27th Assembly District

27th Assembly District

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19th Congressional District

Member of the House of Representatives



Rep. Lofgren was born and raised in the Bay Area, and attending Stanford and Santa Clara Law School. Lofgren is the incumbent, having served in the House of Representatives since 1995. According to campaign materials she is running for re-election to protect dreamers, end gun violence, protect the free and open internet, and getting dirty money out of politics.

In Congress, she helped pass the DREAM Act of 2019 (and 2010), and the Farm Workforce Modernization Act in the House. She has opposed the Trump administration's immigration policies, and has called for an end to the detention centers, and for foreign aid to end the instability in Central America that leads to people fleeing their homes. As the representative for the heart of Silicon Valley, she has been active on Internet and technology issues. She fought the controversial Stop Online Piracy Act (SOPA), NSA surveillance of Americans, and recently introduced the Online Privacy Act. Lofrgen has been a strong supporter of women’s rights, abortion protections, LGBTQ equity and has led the implementation of the House of Representatives' mandatory anti-harassment and anti-discrimination trainings.

Prior to her role as Congresswoman, she was an immigration lawyer, taught at Santa Clara Law School, and served as Staff Assistant to Congressman Don Edwards.

Lofgren is being challenged by Ivan Torres (D), Justin Aguilera (R), Ignacio Cruz (R), and Jason Mallory (NPP).

According to our analysis, Lofgren is the strongest choice for progressive leadership in office.
 

Last updated: 2020-02-17


State Assembly, 27th District

Member of the State Assembly


Ash Kalra has lived in San Jose for over 35 years. He is the incumbent, having served in this position since 2017. According to campaign materials he is running for re-election because as a longtime resident of San Jose, he is committed to improving the region’s environmental footprint and public safety.

In the State Assembly, Kalra has has been outspoken in his advocacy for clean energy and preserving public green spaces. He is the author of the bill that banned single-use plastic toiletries in California hotels, and introduced legislation to protect tropical forests. Kalra has also worked on social protections, authoring bills to eliminate high school exit exams, and protect DACA recipients in the state. Kalra currently serves as the Chair of the Labor and Employment Committee, and sits on four additional committees. Prior to his election to the Assembly, Kalra was an attorney with the Santa Clara County Public Defender’s Office, working primarily to provide drug offenders with the opportunity to complete rehabilitation programs. Kalra was elected to the San Jose City Council in 2008 where he worked to stimulate economic growth and improve the public transportation system.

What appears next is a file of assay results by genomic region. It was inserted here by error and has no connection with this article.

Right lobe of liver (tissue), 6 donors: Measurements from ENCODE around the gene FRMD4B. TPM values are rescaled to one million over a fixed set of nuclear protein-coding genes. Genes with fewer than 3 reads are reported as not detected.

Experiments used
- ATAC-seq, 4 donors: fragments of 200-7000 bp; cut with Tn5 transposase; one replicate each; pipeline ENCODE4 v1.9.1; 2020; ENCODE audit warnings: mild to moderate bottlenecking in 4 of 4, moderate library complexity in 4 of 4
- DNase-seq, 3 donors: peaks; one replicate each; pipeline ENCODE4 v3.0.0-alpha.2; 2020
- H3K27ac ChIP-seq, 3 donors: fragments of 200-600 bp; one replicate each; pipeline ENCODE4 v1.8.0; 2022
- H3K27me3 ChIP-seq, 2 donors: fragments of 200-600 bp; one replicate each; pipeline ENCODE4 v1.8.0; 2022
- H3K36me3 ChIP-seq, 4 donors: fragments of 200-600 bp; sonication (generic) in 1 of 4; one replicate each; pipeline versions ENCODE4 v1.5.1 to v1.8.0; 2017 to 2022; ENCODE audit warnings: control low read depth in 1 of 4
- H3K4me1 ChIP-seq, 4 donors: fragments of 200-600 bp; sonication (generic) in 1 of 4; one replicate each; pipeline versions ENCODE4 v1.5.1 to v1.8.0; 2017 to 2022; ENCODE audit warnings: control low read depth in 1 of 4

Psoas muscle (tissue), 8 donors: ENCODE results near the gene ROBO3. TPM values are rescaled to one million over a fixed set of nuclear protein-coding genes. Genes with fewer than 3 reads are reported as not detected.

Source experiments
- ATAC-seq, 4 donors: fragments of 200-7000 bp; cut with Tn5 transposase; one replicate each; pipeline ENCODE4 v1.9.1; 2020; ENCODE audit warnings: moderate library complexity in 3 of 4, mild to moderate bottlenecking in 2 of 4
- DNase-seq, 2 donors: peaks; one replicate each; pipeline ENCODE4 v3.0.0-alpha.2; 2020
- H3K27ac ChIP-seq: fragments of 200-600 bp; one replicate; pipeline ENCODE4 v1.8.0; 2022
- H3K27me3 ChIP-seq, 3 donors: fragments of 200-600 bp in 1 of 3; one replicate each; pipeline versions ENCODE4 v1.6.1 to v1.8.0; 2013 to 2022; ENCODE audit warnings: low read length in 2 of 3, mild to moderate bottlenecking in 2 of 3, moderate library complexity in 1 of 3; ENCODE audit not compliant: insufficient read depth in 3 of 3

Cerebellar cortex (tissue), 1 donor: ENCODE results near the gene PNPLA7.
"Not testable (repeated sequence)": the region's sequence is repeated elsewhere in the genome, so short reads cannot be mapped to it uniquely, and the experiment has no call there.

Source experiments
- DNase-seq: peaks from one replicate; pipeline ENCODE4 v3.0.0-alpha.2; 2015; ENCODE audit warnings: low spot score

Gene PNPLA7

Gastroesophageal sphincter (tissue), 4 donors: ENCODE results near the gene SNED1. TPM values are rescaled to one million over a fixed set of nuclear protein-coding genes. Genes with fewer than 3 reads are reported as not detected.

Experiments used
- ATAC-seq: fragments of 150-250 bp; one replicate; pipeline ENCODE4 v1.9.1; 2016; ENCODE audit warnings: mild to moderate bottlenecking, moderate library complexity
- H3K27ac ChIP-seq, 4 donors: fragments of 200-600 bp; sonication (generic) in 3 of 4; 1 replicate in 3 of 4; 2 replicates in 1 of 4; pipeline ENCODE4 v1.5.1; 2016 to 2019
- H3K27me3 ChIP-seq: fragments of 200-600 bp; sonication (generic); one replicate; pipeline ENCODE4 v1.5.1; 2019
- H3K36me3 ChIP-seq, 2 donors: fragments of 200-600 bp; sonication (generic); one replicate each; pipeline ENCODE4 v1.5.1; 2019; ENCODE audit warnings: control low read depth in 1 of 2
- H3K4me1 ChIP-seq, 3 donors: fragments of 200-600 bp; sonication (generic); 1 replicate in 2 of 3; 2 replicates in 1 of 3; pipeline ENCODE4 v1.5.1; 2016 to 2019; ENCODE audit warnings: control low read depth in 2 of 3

Kalra is being challenged by G. Burt Lancaster (R). He scores a lifetime 100 out of 100 on Courage Score, our annual analysis of a legislators’ progressive voting record. Based on our Courage Score analysis, Kalra has consistently shown great courage advocating for the needs of constituents and facing down corporate lobbyists and interest groups that exploit Californians.

According to our analysis, Ash Kalra is the strongest choice for progressive leadership in office.
 

Last updated: 2020-02-21


State Senate

Depending on where you live, you may have one of the below State Senate races on your ballot.

State Senator, 15th District

Member of the State Senate

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Ann Ravel
Democrat
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Builds Progress

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Ann Ravel was born in Chile, moved to San Jose when she was 11 years old, and raised her family in District 15. According to campaign materials, she is running to bring her lifetime of advocacy and social justice experience to the State Senate to continue to work for the protection and empowerment of marginalized communities.

Ravel is an accomplished attorney, which she says allows her to hold special interest groups accountable and improve equity for Californians. Ravel’s interest in activism began before she completed her law degree, when she worked to improve labor conditions by helping to unionize the wait staff at a restaurant where she worked. After completing her J.D., Ravel acted as the Santa Clara County Counsel for over a decade, working to restrict Big Tobacco and Big Banks, challenge Prop 8, protect children from lead paint, and create the Educational Rights Project to protect youth living in foster care. Ravel then served as Deputy Assistant Attorney General in the Department of Justice, where she continued her work to hold corporations accountable, including BP and the pharmaceutical industry. Ravel was then appointed by Governor Brown to serve as the Chair of the Fair Political Practices Commission, where she led efforts to push back against the dark money being used to push through Proposition 32. After demonstrating her ethics in this role, she was selected by President Obama to serve on the Federal Election Commission and was confirmed with a unanimous Senate vote. Today, Ravel is suing Google to adjust their practices around sexual misconduct and retaliation against female employees.